World Kidney Day 2022:
Learn sooner about keeping your kidneys healthy rather than later

Imagine feeling sick one day, so sick in fact that you decide to visit the local emergency room. Imagine then learning that the reason you are feeling sick is because you have advanced stage kidney disease.

This scenario is all too common when it comes to kidney disease. The National Institute of Health estimates that as many as 9 in 10 people with chronic kidney disease in the U.S. do not know they have the disease. And for many people, no symptoms appear until their kidney disease is advanced.

One afternoon in 2005, Ed Gray had such an experience. He told his wife Chris that he didn’t feel well, and asked her to take him to the emergency room. Ed was admitted upon arrival and spent the next 17 days in the ICU in a coma. He experienced multiple system failures including failure of his kidneys. He learned in the hospital that he had kidney disease and would need dialysis.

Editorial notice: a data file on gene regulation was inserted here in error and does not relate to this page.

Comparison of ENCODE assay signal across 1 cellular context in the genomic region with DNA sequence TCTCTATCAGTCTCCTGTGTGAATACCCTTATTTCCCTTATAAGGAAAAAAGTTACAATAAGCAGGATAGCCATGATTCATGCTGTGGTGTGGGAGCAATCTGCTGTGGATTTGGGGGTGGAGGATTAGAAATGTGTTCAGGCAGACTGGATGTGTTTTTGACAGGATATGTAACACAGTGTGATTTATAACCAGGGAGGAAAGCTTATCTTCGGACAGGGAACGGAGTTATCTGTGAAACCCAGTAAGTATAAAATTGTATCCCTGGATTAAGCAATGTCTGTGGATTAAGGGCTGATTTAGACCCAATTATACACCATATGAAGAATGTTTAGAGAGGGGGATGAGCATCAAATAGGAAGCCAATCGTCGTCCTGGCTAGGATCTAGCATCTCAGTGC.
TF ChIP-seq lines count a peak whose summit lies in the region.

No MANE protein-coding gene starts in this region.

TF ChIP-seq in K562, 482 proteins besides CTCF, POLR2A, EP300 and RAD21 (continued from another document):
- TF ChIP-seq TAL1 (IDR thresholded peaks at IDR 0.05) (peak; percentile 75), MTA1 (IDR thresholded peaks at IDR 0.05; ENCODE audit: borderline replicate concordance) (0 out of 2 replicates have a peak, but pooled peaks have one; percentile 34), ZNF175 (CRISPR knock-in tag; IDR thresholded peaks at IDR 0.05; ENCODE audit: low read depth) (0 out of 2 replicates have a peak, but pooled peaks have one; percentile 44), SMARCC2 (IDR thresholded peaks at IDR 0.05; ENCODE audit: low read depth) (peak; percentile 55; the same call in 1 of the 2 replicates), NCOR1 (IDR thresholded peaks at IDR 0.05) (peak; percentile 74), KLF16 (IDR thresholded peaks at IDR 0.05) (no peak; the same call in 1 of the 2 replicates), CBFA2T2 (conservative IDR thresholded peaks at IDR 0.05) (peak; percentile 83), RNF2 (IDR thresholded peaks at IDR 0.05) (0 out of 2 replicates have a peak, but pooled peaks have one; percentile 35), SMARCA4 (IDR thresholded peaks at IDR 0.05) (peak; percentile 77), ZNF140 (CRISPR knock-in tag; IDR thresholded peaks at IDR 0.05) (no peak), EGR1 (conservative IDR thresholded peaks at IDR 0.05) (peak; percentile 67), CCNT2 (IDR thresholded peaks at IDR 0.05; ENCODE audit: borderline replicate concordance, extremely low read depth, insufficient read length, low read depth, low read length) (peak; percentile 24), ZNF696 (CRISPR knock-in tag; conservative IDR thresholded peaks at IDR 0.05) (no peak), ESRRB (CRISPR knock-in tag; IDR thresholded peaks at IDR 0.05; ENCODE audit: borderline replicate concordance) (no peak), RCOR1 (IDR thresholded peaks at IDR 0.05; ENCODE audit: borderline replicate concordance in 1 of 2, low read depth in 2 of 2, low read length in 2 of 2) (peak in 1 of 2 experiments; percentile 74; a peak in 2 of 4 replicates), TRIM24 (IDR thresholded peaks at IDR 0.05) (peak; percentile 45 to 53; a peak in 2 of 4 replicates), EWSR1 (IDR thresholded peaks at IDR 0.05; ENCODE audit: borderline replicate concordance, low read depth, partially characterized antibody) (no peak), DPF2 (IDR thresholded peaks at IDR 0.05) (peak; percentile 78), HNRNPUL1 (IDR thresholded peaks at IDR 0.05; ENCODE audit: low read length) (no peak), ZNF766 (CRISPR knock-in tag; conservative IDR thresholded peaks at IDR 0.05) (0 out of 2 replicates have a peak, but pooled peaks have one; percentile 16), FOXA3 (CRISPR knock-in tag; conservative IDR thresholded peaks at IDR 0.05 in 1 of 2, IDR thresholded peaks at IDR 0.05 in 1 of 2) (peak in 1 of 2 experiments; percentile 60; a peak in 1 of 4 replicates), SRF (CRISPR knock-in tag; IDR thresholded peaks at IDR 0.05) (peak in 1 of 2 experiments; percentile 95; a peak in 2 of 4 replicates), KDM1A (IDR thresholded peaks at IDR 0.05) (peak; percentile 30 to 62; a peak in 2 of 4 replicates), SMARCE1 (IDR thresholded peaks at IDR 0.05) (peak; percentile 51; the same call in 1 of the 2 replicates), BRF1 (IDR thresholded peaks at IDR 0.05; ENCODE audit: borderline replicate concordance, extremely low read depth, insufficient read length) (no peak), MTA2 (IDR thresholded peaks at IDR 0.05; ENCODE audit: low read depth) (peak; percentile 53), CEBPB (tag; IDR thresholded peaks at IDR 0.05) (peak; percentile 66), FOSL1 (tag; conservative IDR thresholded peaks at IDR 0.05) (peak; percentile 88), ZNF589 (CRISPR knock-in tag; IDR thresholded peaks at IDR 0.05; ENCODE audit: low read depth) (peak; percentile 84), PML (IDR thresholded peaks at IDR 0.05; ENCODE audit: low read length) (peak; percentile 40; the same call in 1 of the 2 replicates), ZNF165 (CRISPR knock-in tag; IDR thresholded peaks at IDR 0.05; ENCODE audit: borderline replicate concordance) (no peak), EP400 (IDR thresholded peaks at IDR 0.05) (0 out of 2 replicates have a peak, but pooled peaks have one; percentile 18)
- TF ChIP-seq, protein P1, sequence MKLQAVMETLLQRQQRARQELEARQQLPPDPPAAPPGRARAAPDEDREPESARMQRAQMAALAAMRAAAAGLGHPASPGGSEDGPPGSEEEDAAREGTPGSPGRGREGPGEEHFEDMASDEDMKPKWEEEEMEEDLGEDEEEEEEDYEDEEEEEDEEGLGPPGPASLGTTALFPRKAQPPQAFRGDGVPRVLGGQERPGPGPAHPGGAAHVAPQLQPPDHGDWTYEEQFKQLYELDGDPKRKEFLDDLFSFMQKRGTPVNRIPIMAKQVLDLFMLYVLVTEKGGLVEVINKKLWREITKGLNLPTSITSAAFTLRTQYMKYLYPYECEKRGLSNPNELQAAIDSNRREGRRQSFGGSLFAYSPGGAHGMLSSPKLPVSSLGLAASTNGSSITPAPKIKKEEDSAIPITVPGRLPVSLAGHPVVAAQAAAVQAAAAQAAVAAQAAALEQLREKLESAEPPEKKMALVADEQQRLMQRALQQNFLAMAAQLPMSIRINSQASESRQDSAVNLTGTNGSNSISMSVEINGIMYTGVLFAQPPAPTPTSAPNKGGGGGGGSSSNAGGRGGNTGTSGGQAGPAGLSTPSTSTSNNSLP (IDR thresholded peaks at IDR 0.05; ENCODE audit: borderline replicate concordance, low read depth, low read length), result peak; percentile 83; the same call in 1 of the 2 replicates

Kidney disease can surprise people because it often has no obvious symptoms. Early detection is significant. The disease can be slowed or sometimes even stopped with diet, exercise, medications and lifestyle changes.

Diabetes and high blood pressure are the two leading causes of kidney disease. By effectively managing these conditions, you can contribute greatly to the long-term health of your kidneys.

Other risk factors include a family history of kidney disease, and being African American, Asian American or Native American. People who are overweight and those over age 60 are also at risk. Know your risk–take the quiz at

“People with a risk factor for kidney disease should ask their doctors to check their blood pressure and do appropriate lab tests to check their kidney health,” said Dr. Suzanne Watnick, chief medical officer at Northwest Kidney Centers.

Tips for keeping your kidneys healthy

  • Follow prescribed treatments to control diabetes and/or high blood pressure.
  • Eat a kidney-friendly diet (low or no salt). Learn more about a kidney-friendly diet and recipes here.
  • Attend one of our Eating Well, Living Well classes to learn how to make changes to your diet. Visit our class listings.
  • Stay active. Find ways to exercise that you enjoy and check with your doctor about exercising safely for you.
  • Avoid overuse of over-the-counter pain medicines or prescription medicines.

Learn more about kidney disease.